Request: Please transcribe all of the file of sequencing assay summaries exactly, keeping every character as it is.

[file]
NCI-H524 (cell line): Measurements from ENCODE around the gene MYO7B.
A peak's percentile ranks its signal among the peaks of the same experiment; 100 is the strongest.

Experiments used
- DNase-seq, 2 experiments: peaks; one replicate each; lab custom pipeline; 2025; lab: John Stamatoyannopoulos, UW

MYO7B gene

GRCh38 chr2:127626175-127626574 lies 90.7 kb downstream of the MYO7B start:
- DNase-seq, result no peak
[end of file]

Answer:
NCI-H524 (cell line): Measurements from ENCODE around the gene MYO7B.
A peak's percentile ranks its signal among the peaks of the same experiment; 100 is the strongest.

Experiments used
- DNase-seq, 2 experiments: peaks; one replicate each; lab custom pipeline; 2025; lab: John Stamatoyannopoulos, UW

MYO7B gene

GRCh38 chr2:127626175-127626574 lies 90.7 kb downstream of the MYO7B start:
- DNase-seq, result no peak